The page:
By Hanniz Lam
You have managed to save a bit of money and the question on your mind is “I’m thinking about starting to invest, but is this a good time?”
Waiting to invest until you perceive the market to be down means you’ll miss out on precious time when your money could be compounding. After all, our perception of what’s “up” or “down” is relative to a much smaller sample size of market moves than what’s historically (and statistically) significant.
But what happens if you try the mystical “buy low, sell high” strategy? J.P. Morgan Asset Management found that if you missed even just the 10 best market days between 2002 and 2021, your total return was nearly cut in half. Should be pretty easy to not miss the best days, right? Turns out, it’s not: Seven of the 10 best days occurred within two weeks of the 10 worst days.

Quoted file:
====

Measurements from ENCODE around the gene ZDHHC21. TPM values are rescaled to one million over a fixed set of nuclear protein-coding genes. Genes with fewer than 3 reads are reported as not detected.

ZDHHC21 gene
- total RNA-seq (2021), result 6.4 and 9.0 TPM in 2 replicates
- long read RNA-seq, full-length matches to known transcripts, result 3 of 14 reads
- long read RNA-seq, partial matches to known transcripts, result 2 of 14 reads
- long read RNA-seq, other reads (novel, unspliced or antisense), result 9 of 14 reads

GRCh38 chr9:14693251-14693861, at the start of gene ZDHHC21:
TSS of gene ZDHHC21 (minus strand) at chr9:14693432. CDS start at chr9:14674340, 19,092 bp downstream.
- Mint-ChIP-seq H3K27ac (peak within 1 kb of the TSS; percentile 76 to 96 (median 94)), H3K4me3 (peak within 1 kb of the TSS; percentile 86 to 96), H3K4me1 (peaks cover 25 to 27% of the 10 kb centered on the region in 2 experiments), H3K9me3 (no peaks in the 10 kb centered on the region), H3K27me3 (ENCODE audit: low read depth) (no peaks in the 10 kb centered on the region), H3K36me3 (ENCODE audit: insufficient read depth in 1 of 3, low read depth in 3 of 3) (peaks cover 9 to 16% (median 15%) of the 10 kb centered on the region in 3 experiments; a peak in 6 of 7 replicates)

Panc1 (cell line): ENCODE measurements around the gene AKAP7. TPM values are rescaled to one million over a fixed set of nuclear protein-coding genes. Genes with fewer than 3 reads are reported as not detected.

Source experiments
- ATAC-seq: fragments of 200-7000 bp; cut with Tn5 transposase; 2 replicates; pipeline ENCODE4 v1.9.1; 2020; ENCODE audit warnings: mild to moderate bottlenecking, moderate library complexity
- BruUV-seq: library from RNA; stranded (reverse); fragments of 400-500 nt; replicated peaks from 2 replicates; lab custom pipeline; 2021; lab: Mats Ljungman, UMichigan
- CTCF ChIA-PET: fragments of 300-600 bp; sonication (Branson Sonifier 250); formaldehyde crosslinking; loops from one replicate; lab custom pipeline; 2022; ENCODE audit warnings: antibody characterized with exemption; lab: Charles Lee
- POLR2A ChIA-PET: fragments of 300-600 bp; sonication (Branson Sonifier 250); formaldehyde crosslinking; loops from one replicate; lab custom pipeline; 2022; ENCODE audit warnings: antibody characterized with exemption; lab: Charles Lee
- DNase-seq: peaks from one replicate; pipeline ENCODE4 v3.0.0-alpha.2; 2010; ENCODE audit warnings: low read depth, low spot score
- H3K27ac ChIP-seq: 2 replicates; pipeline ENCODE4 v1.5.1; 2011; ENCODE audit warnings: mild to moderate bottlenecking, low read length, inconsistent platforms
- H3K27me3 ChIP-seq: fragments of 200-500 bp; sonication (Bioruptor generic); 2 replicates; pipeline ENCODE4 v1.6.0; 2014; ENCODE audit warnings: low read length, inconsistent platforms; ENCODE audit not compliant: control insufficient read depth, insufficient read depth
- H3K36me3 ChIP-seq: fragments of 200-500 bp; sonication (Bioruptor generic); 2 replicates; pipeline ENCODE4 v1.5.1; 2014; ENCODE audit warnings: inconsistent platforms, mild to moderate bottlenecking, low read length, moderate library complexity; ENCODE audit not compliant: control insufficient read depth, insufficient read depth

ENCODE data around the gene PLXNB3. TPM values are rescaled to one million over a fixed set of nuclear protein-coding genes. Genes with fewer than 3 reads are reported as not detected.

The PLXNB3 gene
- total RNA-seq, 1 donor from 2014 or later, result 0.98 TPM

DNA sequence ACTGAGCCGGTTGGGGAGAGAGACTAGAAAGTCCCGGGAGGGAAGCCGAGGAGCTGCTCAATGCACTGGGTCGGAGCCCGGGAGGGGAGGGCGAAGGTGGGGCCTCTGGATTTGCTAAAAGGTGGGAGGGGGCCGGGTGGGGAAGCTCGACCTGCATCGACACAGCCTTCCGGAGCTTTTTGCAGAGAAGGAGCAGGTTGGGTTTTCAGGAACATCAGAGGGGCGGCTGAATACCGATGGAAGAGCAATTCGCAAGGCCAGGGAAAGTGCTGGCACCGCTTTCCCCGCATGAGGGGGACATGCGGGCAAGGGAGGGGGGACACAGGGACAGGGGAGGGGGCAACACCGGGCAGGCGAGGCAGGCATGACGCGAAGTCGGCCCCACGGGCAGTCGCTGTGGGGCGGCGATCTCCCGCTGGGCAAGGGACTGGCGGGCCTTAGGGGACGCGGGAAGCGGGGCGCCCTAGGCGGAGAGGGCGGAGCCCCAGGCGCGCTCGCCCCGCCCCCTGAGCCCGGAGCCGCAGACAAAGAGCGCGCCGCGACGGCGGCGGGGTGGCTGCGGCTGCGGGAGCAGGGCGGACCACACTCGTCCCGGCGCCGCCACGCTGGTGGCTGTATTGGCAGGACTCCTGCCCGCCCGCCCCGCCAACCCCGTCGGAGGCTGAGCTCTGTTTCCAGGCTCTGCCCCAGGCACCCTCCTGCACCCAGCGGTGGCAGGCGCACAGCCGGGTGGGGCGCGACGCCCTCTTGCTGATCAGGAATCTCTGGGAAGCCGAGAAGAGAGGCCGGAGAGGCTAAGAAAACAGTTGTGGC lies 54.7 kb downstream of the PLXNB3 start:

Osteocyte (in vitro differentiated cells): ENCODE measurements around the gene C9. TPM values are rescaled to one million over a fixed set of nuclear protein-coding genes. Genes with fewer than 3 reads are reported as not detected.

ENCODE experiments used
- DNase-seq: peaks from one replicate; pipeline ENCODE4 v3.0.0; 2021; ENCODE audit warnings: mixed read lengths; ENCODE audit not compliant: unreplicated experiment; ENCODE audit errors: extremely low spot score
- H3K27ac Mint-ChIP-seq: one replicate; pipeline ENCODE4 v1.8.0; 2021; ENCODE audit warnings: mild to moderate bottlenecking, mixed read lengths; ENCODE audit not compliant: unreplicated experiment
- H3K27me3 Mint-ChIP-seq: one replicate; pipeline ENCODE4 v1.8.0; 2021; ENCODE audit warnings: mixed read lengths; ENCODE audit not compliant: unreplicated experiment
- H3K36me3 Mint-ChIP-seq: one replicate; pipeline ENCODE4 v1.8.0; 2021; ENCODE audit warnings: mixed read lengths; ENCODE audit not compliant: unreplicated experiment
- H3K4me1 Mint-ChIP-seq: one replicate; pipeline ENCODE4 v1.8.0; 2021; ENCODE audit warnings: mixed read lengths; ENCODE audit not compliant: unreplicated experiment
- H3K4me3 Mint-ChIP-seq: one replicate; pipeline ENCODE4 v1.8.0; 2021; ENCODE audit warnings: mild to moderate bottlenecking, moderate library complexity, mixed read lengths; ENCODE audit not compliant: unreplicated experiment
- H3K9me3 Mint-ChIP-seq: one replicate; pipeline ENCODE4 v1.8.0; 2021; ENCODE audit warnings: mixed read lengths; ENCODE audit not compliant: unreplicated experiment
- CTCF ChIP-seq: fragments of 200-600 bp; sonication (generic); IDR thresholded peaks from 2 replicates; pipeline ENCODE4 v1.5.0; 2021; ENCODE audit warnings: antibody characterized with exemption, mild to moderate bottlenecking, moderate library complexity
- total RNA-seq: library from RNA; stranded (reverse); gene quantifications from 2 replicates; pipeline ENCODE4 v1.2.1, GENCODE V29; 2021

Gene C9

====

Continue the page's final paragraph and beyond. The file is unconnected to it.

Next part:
So it might feel counterintuitive, but when the market drops, it’s a good idea to keep putting your money into it because shares cost less than they did yesterday.
Before you put your hard-earned cash into an investment vehicle, you’ll need a basic understanding of how to invest your money the right way. There is straighforward formula.
It’s easier if you invest only for long-term goals. The reason you don’t invest money you may need in the next five years, is because it’s highly possible the stock or mutual fund you purchase will drop in value in the short term.